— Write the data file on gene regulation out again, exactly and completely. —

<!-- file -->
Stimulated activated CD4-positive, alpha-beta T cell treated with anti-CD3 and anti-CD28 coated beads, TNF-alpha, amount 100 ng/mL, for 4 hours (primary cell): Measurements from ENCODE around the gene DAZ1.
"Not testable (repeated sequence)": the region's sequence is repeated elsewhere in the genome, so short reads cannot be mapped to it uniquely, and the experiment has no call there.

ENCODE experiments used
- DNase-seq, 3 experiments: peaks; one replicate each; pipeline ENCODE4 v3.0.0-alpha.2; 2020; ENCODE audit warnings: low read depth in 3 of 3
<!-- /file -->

Stimulated activated CD4-positive, alpha-beta T cell treated with anti-CD3 and anti-CD28 coated beads, TNF-alpha, amount 100 ng/mL, for 4 hours (primary cell): Measurements from ENCODE around the gene DAZ1.
"Not testable (repeated sequence)": the region's sequence is repeated elsewhere in the genome, so short reads cannot be mapped to it uniquely, and the experiment has no call there.

ENCODE experiments used
- DNase-seq, 3 experiments: peaks; one replicate each; pipeline ENCODE4 v3.0.0-alpha.2; 2020; ENCODE audit warnings: low read depth in 3 of 3